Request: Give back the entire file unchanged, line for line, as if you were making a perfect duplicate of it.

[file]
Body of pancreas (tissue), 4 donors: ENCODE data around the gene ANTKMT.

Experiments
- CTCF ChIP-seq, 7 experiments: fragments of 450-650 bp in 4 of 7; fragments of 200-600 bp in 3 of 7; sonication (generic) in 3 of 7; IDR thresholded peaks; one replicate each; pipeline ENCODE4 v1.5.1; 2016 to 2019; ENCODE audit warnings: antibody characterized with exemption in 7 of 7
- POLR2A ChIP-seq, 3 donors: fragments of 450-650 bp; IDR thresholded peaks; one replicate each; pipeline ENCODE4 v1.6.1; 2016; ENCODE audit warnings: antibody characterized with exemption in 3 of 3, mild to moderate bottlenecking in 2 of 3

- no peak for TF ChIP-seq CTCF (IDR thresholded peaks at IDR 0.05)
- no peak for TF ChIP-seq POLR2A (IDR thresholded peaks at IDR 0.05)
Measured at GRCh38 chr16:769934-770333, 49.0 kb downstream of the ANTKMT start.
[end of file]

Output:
Body of pancreas (tissue), 4 donors: ENCODE data around the gene ANTKMT.

Experiments
- CTCF ChIP-seq, 7 experiments: fragments of 450-650 bp in 4 of 7; fragments of 200-600 bp in 3 of 7; sonication (generic) in 3 of 7; IDR thresholded peaks; one replicate each; pipeline ENCODE4 v1.5.1; 2016 to 2019; ENCODE audit warnings: antibody characterized with exemption in 7 of 7
- POLR2A ChIP-seq, 3 donors: fragments of 450-650 bp; IDR thresholded peaks; one replicate each; pipeline ENCODE4 v1.6.1; 2016; ENCODE audit warnings: antibody characterized with exemption in 3 of 3, mild to moderate bottlenecking in 2 of 3

- no peak for TF ChIP-seq CTCF (IDR thresholded peaks at IDR 0.05)
- no peak for TF ChIP-seq POLR2A (IDR thresholded peaks at IDR 0.05)
Measured at GRCh38 chr16:769934-770333, 49.0 kb downstream of the ANTKMT start.